Philistia

From Wikipedia, the free encyclopedia
Jump to: navigation, search
Philistia (Biblical pentapolis)
1175 BC–722 BC
The Philistine cities of Gaza, Ashdod, Ashkelon, Ekron, and Gath, as described in the Bible
Capital Not specified
Languages Philistine language, Canaanite language, Hebrew language
Religion Canaanite religion
Demonym Philistine
Government Federation
Historical era Iron Age
 •  Late Bronze Age collapse 1175 BC
 •  Assyrian conquest of the Levant 722 BC
Preceded by
Succeeded by
Canaanites
Neo-Assyrian Empire

Philistia (Hebrew: פלשת‎‎, Pleshet) was, according to Joshua 13:3 and 1 Samuel 6:17, a Pentapolis in south-western Levant, comprising Ashkelon, Ashdod, Ekron, Gath, and Gaza. The Philistines or Peleset (not to be confused with modern Palestinian Arabs) were believed to be Indo-European[1] speaking invaders to the region, arriving either from Crete and the Aegean or western Anatolia during the Bronze Age Collapse.[2]

The Pentapolis is described in the Hebrew Bible as being in constant struggle and interaction with the neighbouring Israelites, Canaanites and Egyptians, being gradually absorbed into the Canaanite culture.[3] Philistia ruled major parts of southern Canaan at the peak of its expansion, but was eventually conquered and subdued by neighbouring Israelites.[4]

The Philistines were not mentioned following the conquest of the Levant by the Neo-Assyrian Empire (911-605 BC).

East of Gaza[edit]

Iron Age kingdoms in the 9th century BCE; Philistia is shown in red

The area east of Gaza, particularly around Nahal Besor brook that reaches into the hills as far as Beersheva had very substantial Philistine occupation. This area is a part of Negev desert. It also includes the Nahal Gerar brook to the north that joins Nahal Besor before the stream flows into the Mediterranean.[5]

This was a heavily populated area during the early Iron Age. It includes sites such as Tell Beit Mirsim, Tel Haror, Tel Sera (Ziklag) along the Nahal Gerar, and Tel Gamma and Tell el-Farah (South) along the Nahal Besor.[6] All these sites and others in the area had Philistine settlements.[7]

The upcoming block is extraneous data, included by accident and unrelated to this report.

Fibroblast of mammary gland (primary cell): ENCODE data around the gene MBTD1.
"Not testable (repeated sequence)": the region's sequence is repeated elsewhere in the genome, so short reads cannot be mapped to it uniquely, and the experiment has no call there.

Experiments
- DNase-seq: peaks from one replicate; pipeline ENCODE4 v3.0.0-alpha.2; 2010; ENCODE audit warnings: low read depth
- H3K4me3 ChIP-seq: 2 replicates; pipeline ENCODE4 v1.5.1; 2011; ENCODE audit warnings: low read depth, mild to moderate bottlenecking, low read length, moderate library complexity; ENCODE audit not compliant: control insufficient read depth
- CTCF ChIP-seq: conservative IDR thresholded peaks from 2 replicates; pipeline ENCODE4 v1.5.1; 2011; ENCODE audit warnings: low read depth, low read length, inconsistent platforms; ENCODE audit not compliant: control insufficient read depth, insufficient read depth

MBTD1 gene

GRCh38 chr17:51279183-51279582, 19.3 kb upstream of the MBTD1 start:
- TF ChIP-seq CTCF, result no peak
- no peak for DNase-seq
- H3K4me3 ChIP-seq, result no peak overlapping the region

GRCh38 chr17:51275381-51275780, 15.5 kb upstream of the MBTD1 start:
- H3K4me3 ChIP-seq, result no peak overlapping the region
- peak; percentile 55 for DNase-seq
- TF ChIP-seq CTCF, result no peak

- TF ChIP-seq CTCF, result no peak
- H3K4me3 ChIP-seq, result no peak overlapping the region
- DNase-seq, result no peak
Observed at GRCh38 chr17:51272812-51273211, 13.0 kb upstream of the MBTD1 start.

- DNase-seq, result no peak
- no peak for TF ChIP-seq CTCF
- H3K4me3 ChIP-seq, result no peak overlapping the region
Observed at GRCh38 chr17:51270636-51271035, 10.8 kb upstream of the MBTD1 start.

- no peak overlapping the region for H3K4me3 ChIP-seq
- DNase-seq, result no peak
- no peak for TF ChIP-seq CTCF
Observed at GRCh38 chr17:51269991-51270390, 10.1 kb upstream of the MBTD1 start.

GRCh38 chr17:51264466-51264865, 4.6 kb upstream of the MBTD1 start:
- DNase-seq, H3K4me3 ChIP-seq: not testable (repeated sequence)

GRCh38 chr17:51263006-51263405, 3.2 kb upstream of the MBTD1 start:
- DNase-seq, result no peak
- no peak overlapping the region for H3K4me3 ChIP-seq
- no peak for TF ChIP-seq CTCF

As far as the Neo-Assyrian policy goes, when they first invaded this area, they gave the Philistine cities considerable autonomy in exchange for tribute. But later, while responding to various revolts, their policy hardened.[8]

Kings[edit]

See also[edit]

  • Philistines
  • Palistin (or Walistin), a Syro-Hittite kingdom (11th-9th c. BC) in what is now NW Syria and the SE Turkish province of Hatay

References[edit]

  1. ^ Rabin 1963, pp. 113–139.
  2. ^ http://news.nationalgeographic.com/2016/07/bible-philistine-israelite-israel-ashkelon-discovery-burial-archaeology-sea-peoples/
  3. ^ Library, National Public. "Philistia | National Public Library - eBooks | Read eBooks online". nationalpubliclibrary.info. Retrieved 2016-11-01.
  4. ^ Library, National Public. "Philistia | National Public Library - eBooks | Read eBooks online". nationalpubliclibrary.info. Retrieved 2016-11-01.
  5. ^ David Ben-Shlomo, Tell Jemmeh, Philistia and the Neo-Assyrian Empire during the Late Iron Age. Levant 2014; 46(1), 58-88 doi:10.1179/0075891413Z.00000000031
  6. ^ Gunnar Lehmann, Steven A. Rosen, Angelika Berlejung, Bat-Ami Neumeier and Hermann M. Niemann, Excavations at Qubur al-Walaydah, 2007–2009 academia.edu
  7. ^ "Tell el-Far'ah, South -- Israel Excavation Project Website". Farahsouth.cgu.edu. Retrieved 12 Jan 2016. 
  8. ^ David Ben-Shlomo, Tell Jemmeh, Philistia and the Neo-Assyrian Empire during the Late Iron Age. Levant 2014; 46(1), 58-88 doi:10.1179/0075891413Z.00000000031

External links[edit]